applications,
these modes has importance but we think inputmode is not an appropriate
place to put it on.

For one thing, such Japanese IME submodes are dynamic by nature (user can
move from one to another
with some key combinations or via IME menu).
When user move focus from one field to another, the submode is persistent.

E.g. You have a form:

Zip: []   <- alphanumeric
Address: [] <- kanji (kana)
Building: [] <- kanji (kana), and maybe numeric for building/room number
etc.
Name: [] <- kanji (kana)
Tel: [] <- number

Without any inputmode or alike, you start from zip code, you turn off IME
(if it's on) and type in zip code,
then press tab to the next field, IME is still off, you turn on IME to fill
address, type in building and name.
At the Tel field, you have to turn off IME (or change IME submode to
"half-width-latin") manually, because
the IME submode (at this point, most probably in "kana" mode) persists.

If "inputmode" has these Japanese IME submodes (it does), users can save
switching modes manually when
hopping from one field to another.
Usually Japanese users are accustomed to changing these modes manually, so
if the mode changes
automatically, it may cause a surprise, but use cases such as inputting a
lot of entries for address book
repetitively, it would save the mode switching much.

That said, though inputmode is useful to declaratively write the "default"
expected submode for the field to be
initially in, once user manually change the mode from the initial submode,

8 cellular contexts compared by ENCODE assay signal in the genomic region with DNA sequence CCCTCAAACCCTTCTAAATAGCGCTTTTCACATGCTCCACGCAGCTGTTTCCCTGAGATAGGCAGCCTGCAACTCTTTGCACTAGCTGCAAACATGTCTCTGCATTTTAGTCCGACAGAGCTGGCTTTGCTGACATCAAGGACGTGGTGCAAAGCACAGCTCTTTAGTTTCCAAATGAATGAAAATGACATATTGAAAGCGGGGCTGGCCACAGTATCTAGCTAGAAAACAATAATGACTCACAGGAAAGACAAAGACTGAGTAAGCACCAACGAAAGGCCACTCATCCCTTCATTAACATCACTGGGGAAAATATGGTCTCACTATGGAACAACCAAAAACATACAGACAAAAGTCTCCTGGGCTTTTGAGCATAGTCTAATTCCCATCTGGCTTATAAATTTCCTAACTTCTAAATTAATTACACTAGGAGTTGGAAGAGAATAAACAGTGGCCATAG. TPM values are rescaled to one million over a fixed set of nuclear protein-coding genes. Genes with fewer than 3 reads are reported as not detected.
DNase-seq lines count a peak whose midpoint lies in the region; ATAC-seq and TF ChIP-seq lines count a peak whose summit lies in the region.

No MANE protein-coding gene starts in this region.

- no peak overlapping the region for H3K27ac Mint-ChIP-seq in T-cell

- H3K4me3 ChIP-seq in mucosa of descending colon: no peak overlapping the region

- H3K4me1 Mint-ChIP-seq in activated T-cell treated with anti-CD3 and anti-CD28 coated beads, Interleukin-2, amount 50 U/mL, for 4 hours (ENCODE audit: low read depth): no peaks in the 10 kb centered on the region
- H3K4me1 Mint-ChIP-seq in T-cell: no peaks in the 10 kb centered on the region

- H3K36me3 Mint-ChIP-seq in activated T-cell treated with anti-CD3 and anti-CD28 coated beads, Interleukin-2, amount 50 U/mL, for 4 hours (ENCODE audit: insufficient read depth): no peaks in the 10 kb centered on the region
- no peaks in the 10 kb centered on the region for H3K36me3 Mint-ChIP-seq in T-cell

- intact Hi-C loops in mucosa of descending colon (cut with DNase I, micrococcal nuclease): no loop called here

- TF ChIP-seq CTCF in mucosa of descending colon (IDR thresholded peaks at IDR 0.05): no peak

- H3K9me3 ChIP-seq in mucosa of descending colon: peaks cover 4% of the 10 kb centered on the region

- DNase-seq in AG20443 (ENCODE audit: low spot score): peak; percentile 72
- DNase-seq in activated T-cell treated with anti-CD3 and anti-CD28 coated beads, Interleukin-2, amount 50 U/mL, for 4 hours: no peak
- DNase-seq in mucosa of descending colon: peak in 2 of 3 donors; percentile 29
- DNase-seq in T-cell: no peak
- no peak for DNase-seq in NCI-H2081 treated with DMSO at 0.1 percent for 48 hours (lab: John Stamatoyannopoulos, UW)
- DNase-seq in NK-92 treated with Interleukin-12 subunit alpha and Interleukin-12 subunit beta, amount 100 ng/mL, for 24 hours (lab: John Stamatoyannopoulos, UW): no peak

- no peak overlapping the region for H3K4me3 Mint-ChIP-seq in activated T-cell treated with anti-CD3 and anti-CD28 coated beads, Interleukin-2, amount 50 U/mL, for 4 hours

it is not apparent
how should the browser behave when user re-focus that field?
Browser implementer can have several choices here:

1. Change the IME mode to what is specified as "inputmode".
2. Remember the last mode when the focus was there and restore the mode.
3. Do nothing, if the mode of the field manually changed to something else.
4. none of the above(?)

The current inputmode spec doesn't say anything about this detail, and what
is the best choice
can be different case-by-case.

Also, inputmode is modifiable from Javascript code, e.g. element.inputmode
= "kana" while
user is typing something with IME - which can be a disruptive operation.
This is also another reason that such Japanese IME submodes have better
affinity to IME API
than HTML inputmode.

The idea here is to provide no low-level control, but to give high-level
> hints to the browser, as with everything else in HTML. This is how we
> achieve device- and platform-independence.
>
>
> > We are discussing to propose IME mode management as new API. Its mode
> > contains "alphabet, kana, katakana, full-width-latin,
> > harf-width-katakana" as a native OS provides.
>
> This seems like a lower-level feature than what inputmode="" is intended
> to provide.


Yes.


>
> On Fri, 6 Dec 2013, Michael[tm] Smith wrote:
> >
> > [Maybe we should take this discussion off-list or talk about it some
> > time soon over lunch or something. For now though, here are some
> > comments.]
>
> I very much encourage people to discuss this on this list, as that is a
> great way for me (and others) to learn about this stuff. :-)
>
>
Indeed.

 On Mon, 9 Dec 2013, Takayoshi Kochi (河内 隆仁) wrote:
> >
> > Probably the reason some Japanese banks still use half-width kana is
> > what Ryosuke said, but as Mike saw in Mizuho and Mitsui Sumitomo, they
> > are moving away from forcing user to type in half-width kana directly,
> > they convert on server side - I think this is a good trend.
> >
> > Aside from banking, I guess there are still people who *want* to type in
> > Japanese in half-width kana, e.g. "キター" can implicitly add some
> > nuances against "キター".
> >
> > My position is that we allow end-users to type-in whatever they want,
> > but server side people should try to accept users' input as widely as
> > possible and validate or normalize themselves.
>
> inputmode="" isn't intended to prevent specific input modes from being
> selected by the user. Are there use cases that we want to support for
> explicitly selecting half-width kana? I'm happy to add it if it is